For background, see Richard Sakwa, Frontline Ukraine: Crisis in the Borderlands (London: I.B. Tauris, 2016); Chris Kaspar de Ploeg, Ukraine in the Crossfire (Atlanta: Clarity Press Inc., 2017). ↑
Robyn Dixon, “Navalny lawyer is arrested after challenging secrecy in court case,” The Washington Post, April 30, 2021; Robyn Dixon, “Thin Navalny, in court by video, calls Putin a ‘naked king,” The Washington Post, April 29, 2021, Isabelle Khurshudyan, Robyn Dixon, “Putin critic is sent to prison for 32 months,” The Washington Post, February 2, 2021. ↑
- Isabelle Khurshudyan, Robyn Dixon, “Report implicates Kremlin in poisoning of Navalny,” The Washington Post, December 14, 2020. For critical review of the Navalny poisoning, see Jeremy Kuzmarov, “Is Russian Opposition Leader Alexey Navalny a Key Prop in a Psychological Warfare Operation Designed to Bring Down Vladimir Putin?” CovertAction Magazine, March 13, 2021; Max Blumenthal, “Reuters, BBC, and Bellingcat participated in covert UK Foreign Office-funded programs to ‘weaken Russia,’ leaked docs reveal,” The Grayzone Project, February 20, 2021.
- Robyn Dixon, “What’s behind Russia’s growing ties to the Taliban,” The Washington Post, June 30, 2020. For critical analysis, see Alan Macleod, “In ’Russian Bounty’ Story, Evidence-Free Claims From Nameless Spies Became Fact Overnight,” Fairness and Accuracy in Reporting, July 3, 2020, https://fair.org/home/in-russian-bounty-story-evidence-free-claims-from-nameless-spies-became-fact-overnight/. The New York Times, which originally reported the Russian bounty story, admitted later that evidence was lacking. Charlie Savage et al. “Russian Spy Team Left Traces That Bolstered C.I.A.’s Bounty Judgment: But the U.S. lacked ‘evidence that the Kremlin directed this operation,’ newly declassified information about the Russian team showed,” The New York Times, May 7, 2021.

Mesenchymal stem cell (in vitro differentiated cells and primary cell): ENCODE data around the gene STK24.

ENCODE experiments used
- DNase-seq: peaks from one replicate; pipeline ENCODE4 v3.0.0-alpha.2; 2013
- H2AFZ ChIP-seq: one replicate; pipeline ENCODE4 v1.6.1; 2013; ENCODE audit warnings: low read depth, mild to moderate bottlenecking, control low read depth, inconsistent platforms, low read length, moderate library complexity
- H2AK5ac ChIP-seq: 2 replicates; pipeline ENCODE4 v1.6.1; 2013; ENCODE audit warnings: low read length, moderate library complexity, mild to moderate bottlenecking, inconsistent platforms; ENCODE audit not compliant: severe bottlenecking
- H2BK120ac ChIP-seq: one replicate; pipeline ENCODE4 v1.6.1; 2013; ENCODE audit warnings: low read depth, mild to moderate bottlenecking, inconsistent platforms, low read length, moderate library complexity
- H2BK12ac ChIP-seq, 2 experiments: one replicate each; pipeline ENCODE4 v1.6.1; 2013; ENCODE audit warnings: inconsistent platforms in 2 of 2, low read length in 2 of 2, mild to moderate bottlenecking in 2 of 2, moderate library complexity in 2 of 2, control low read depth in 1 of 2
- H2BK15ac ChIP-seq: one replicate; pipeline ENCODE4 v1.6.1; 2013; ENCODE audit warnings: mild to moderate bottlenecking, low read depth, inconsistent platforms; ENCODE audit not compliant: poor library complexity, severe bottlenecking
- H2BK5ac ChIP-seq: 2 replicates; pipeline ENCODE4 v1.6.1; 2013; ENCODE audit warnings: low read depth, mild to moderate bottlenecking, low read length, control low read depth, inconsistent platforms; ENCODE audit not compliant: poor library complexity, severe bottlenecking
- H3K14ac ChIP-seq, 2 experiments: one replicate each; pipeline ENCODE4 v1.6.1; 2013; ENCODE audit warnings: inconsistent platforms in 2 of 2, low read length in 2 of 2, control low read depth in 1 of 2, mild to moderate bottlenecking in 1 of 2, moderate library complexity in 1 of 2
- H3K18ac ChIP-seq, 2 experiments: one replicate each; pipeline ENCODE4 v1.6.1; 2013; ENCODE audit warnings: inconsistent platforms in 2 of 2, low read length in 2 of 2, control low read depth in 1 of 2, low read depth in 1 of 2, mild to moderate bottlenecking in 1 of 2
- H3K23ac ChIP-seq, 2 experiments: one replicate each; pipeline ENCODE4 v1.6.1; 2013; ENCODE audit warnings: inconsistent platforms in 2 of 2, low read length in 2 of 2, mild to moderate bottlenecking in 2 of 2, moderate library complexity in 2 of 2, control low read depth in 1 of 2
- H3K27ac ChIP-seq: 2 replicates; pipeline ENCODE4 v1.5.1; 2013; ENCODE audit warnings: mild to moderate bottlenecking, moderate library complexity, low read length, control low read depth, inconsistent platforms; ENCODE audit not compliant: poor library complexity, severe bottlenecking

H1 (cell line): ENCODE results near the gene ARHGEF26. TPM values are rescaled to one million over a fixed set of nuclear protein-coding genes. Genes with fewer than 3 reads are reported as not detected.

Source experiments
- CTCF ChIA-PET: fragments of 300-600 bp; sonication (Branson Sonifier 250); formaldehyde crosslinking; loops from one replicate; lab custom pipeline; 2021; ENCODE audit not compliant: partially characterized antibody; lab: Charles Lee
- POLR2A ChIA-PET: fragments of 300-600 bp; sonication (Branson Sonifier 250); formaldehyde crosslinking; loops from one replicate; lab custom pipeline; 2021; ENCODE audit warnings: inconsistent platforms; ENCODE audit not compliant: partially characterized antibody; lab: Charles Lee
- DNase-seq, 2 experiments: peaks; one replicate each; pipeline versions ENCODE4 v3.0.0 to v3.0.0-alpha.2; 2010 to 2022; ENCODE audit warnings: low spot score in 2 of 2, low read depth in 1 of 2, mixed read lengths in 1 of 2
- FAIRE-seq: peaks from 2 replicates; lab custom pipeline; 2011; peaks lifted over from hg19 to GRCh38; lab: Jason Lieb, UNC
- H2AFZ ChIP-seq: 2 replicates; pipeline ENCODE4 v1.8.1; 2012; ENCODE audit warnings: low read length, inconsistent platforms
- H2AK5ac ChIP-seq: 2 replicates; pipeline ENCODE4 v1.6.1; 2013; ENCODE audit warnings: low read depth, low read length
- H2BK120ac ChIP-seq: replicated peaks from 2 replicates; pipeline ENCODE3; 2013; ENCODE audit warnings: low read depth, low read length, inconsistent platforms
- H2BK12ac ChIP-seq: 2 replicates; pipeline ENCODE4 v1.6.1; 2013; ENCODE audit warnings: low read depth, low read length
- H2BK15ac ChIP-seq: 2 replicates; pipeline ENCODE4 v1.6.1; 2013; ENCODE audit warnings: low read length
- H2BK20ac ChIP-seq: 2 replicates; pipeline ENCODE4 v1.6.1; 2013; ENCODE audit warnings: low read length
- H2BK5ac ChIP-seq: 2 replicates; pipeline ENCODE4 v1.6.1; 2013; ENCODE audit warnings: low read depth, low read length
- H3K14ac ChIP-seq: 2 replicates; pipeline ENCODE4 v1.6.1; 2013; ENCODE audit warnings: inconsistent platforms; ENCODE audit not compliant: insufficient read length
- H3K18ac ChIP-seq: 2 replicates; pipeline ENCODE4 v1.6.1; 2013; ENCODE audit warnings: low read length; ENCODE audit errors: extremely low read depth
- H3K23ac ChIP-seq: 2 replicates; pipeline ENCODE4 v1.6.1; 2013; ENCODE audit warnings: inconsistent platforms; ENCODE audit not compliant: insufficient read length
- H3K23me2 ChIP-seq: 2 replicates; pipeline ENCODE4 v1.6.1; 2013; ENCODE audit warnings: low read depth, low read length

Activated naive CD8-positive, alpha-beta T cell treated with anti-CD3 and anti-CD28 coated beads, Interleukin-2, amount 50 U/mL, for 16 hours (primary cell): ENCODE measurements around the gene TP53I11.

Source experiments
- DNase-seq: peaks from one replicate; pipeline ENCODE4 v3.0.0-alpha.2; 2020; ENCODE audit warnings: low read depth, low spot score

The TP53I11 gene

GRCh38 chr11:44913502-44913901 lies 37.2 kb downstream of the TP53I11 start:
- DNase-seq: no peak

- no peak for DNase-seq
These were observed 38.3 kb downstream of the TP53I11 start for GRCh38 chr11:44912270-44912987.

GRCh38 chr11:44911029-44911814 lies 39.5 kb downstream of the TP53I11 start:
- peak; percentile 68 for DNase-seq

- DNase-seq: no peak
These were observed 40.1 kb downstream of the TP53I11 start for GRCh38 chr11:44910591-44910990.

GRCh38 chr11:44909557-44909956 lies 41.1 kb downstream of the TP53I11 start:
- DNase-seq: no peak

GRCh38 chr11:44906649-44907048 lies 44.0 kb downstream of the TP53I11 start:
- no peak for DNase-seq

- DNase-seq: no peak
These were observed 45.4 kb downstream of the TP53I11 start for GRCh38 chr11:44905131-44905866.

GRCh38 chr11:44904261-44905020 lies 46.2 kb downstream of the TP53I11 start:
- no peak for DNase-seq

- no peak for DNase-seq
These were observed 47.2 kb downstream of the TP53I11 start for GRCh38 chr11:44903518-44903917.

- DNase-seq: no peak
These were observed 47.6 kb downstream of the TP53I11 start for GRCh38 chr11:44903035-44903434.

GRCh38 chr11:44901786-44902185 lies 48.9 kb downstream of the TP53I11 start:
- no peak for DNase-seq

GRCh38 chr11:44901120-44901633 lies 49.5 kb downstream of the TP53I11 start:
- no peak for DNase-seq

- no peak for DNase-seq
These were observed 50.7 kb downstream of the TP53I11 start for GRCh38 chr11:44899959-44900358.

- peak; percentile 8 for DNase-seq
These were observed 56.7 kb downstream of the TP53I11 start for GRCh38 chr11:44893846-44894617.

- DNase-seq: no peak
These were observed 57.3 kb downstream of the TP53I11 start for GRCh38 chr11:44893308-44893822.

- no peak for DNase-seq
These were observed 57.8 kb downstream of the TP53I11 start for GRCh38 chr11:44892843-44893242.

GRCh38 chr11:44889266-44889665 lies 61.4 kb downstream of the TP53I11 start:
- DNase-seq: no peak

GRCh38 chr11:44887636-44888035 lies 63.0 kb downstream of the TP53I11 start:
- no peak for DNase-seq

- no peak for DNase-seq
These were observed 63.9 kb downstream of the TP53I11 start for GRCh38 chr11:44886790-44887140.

Loveday Morris, Robyn Dixon, “Bulgaria points to Russia in arms depot blasts, widening European probes,” The Washington Post, April 28, 2021; Loveday Morris, Ladka Bauerova and Robyn Dixon, “Reverberations from Russian-Czech depot dispute grow,” The Washington Post, April 20, 2021; “Suspects in Lukashenko Assassination Plot Plead Guilty, Reveal Details of Conspiracy,” TASS, Russian News Agency, April 28, 2021. ↑
Robyn Dixon, “Belarus’s Lukashenko says he would rather be killed than allow new vote,” The Washington Post, August 17, 2020. Dixon claimed that Lukashenko had ruled Belarus since 1994 through “flawed elections, disregarding constitutional term limits, jailing critics and election rivals and cracking down on protests.” See also Robyn Dixon, “Belarus’s strongman opts for vodka over lockdowns,” The Washington Post, March 29, 2020. ↑
For a balanced and primarily positive assessment of Lukashenko, see Stewart Parker, The Last Soviet Republic: Alexander Lukashenko’s Belarus (London: Trafford Publishing, 2007). ↑
Erin Cunningham and Robyn Dixon, “Brazil rejects Russian vaccine, citing many ‘flaws,’” The Washington Post, April 28, 2021. ↑
Robyn Dixon, “The Last of Stalin’s Female Fliers,” The Washington Post, August 5, 2020. ↑
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About the Author
Jeremy Kuzmarov is Managing Editor of CovertAction Magazine.